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Boys and Literacy Acquisition: Introduction

by Dahlia Thompson and Susan Rvachew


Reading literacy skills are crucial to academic success-indeed to overall functioning in modern society.1, 2 Therefore, the consistent underperformance of boys relative to girls on academic measures of literacy achievement is of specific concern to educators and researchers alike.  Although the size of the gender gap in reading literacy varies across ecological settings, it has been stable for at least the past century.3, 4 The size and geographic reach of this gender gap is best portrayed by international assessments of literacy skills among school children. One such assessment is the Progress in International Reading Literacy Study (PIRLS), which has measured grade four students’ learning in reading using fiction and non-fiction reading passages every 5 years since 2001. In 48 of the 50 participating countries in 2016, girls had higher average reading scores than boys.5 Although the gender gap was somewhat narrower on the first administration of the computer-based version of the assessment (ePIRLS), girls still had a higher average achievement than boys in 11 of the 14 participating countries. Girls performed better than boys on the ePIRLS in areas of information retrieval, and straightforward inferencing as well as more complex skills such as interpreting, integrating and evaluating informationThe Programme for International Student Assessment (PISA), which takes place every 3 years, assesses how well 15-year old students use, reflect and engage with written texts, using different types of texts and passages and including both short answer and multiple choice response types. A systematic review of PISA results revealed that boys did not outperform girls in reading in any of the 43 countries reviewed.6 Across the 43 countries, the male-female difference in overall reading performance ranged from 6 points to 59 points, with an average difference of 33 points, in favour of girls. Moreover, it was observed that in 90% of the 43 countries, boys were at least 50% more likely than girls to be poor readers.

Both boys and girls have improved in reading literacy performance within the past century,5, 7-9 and yet boys’ performance on reading literacy skills remains lower when compared to girls’ performance. Furthermore, this gender gap is observed in both high and low performing readers, and there are consistently more boys than girls amongst those with the lowest reading achievement. As a result, boys are more likely to have a lower school completion rate relative to girls.10 Risk factors such as low socioeconomic status, maternal education and a family history of reading disabilities,11, 12 explain poor performance in both boys and girls but male sex constitutes an additional risk factor since the gender gap in favour of girls persists in these populations.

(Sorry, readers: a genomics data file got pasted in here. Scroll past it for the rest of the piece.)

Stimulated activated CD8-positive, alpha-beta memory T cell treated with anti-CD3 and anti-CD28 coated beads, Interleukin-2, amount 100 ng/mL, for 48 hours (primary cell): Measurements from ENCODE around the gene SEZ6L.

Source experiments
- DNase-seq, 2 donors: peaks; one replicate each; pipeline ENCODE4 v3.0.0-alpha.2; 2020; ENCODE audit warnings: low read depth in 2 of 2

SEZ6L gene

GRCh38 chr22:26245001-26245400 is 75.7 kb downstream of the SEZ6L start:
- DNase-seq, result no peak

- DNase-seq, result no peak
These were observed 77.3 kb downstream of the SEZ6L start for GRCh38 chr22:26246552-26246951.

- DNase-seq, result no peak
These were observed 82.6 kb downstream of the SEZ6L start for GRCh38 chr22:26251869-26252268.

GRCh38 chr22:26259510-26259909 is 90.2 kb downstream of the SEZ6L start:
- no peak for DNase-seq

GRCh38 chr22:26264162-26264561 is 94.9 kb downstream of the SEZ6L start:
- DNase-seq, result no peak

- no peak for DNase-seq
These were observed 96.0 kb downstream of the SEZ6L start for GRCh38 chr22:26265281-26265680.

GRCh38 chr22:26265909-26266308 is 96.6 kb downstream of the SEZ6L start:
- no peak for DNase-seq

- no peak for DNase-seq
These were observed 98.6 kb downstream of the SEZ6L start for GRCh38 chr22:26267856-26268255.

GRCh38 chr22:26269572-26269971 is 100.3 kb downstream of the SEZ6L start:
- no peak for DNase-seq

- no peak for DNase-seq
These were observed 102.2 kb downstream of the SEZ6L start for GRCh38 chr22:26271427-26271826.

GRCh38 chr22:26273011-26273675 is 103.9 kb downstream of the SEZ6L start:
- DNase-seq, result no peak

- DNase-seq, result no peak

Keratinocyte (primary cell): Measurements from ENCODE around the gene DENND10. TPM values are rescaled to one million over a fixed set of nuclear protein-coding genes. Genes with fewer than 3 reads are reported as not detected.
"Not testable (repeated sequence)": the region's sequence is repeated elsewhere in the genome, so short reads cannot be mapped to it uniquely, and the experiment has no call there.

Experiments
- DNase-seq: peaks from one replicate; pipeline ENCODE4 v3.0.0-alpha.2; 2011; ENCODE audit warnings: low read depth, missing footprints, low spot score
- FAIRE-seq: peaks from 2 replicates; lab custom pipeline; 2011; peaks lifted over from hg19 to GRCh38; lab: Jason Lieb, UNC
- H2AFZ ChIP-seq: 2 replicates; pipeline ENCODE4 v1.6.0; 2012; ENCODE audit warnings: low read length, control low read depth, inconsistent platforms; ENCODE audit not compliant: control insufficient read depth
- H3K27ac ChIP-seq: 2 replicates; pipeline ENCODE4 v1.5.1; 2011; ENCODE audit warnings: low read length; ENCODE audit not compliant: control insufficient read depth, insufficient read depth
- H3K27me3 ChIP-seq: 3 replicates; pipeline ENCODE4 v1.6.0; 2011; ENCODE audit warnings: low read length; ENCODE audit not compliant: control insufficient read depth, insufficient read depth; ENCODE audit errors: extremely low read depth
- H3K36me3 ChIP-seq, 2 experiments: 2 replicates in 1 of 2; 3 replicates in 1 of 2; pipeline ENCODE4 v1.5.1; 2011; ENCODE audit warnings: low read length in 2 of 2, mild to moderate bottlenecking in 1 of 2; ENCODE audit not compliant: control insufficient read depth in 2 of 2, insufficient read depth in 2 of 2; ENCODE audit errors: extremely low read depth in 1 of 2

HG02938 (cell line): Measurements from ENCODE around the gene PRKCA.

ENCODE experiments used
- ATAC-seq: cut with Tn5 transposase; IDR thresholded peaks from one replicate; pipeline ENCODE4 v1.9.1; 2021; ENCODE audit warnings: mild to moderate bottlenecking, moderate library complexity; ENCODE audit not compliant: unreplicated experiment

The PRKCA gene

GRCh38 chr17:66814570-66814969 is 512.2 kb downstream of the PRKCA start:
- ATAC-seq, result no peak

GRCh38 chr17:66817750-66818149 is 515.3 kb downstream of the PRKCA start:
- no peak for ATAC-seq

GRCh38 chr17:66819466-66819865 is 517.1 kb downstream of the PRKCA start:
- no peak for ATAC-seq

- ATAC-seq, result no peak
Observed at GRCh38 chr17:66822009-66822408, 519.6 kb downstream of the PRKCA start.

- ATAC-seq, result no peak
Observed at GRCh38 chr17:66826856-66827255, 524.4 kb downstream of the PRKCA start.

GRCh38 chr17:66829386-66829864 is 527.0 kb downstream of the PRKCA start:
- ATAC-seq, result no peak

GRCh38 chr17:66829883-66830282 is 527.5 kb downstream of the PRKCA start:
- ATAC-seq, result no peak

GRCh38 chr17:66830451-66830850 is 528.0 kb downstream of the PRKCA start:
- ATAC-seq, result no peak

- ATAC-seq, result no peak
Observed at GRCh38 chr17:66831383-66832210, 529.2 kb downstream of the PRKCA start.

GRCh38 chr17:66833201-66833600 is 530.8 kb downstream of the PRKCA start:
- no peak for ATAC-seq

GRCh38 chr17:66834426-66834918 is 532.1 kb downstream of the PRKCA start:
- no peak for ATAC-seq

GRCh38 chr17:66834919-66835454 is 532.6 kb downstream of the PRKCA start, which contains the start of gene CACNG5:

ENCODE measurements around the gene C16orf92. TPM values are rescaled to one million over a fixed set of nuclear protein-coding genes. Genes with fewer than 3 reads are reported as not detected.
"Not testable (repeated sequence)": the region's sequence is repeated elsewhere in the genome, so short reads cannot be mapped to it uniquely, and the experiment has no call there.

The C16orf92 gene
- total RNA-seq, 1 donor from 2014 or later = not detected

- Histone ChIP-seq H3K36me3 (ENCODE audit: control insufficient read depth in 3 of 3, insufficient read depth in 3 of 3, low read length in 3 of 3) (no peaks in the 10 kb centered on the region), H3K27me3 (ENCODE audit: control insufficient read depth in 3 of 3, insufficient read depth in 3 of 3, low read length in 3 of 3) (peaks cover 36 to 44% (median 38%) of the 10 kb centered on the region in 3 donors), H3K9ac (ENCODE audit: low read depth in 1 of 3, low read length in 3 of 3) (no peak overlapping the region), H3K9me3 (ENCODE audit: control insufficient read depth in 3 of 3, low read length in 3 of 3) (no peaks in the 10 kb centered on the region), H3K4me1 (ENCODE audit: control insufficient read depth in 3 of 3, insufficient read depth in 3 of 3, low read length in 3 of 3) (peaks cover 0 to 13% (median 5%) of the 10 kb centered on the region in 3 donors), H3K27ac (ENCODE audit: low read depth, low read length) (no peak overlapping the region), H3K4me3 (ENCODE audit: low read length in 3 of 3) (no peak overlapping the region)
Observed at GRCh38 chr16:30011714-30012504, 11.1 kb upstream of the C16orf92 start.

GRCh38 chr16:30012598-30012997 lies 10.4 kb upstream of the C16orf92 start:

Given these data it is clear that boys as a group achieve lower levels of reading literacy than girls. Nonetheless it is not clear why this finding is persistent across historical time, geographic areas, and cultural groups. If asked, it is likely that most adults and possibly even many children would hold strong opinions about why boys might perform differently from girls (on average); and yet, the research is not quite clear on the answer. The research evidence does provide strong clues however as revealed by the associated series of blog posts, to be summarized here.

First, Hope Anderson explores the role of early language skills in a post entitled Language, Literacy, and Gender: Does a Gender Gap in Language Underlie the Gender Literacy Gap? It is revealed that girls do have the edge on boys for early expressive language development. Boys quickly catch up to girls however so that they begin school with roughly equivalent language abilities and therefore it is not clear that differences in the trajectory of language development could explain all the gender gap in reading acquisition.

In the next post, Emergent Literacy Precursors, Ying Ying Liu describes the emergence of language- and code-related precursors to the acquisition of reading skills. These include vocabulary size, letter knowledge and phonological awareness. It appears that the advantage to girls is most noticeable at school entry for taught skills such as recognizing letters and matching letters to sounds. Therefore, there is an opportunity to close the gap by ensuring that boys acquire emergent literacy skills during the preschool period.